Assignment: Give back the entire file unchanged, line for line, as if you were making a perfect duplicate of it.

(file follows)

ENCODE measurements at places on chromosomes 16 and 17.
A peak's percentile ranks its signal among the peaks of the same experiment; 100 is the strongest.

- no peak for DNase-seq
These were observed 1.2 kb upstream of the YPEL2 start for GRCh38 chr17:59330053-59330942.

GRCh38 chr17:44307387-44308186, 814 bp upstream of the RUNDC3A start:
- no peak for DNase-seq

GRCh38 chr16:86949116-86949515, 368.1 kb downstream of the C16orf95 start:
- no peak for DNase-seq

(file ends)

ENCODE measurements at places on chromosomes 16 and 17.
A peak's percentile ranks its signal among the peaks of the same experiment; 100 is the strongest.

- no peak for DNase-seq
These were observed 1.2 kb upstream of the YPEL2 start for GRCh38 chr17:59330053-59330942.

GRCh38 chr17:44307387-44308186, 814 bp upstream of the RUNDC3A start:
- no peak for DNase-seq

GRCh38 chr16:86949116-86949515, 368.1 kb downstream of the C16orf95 start:
- no peak for DNase-seq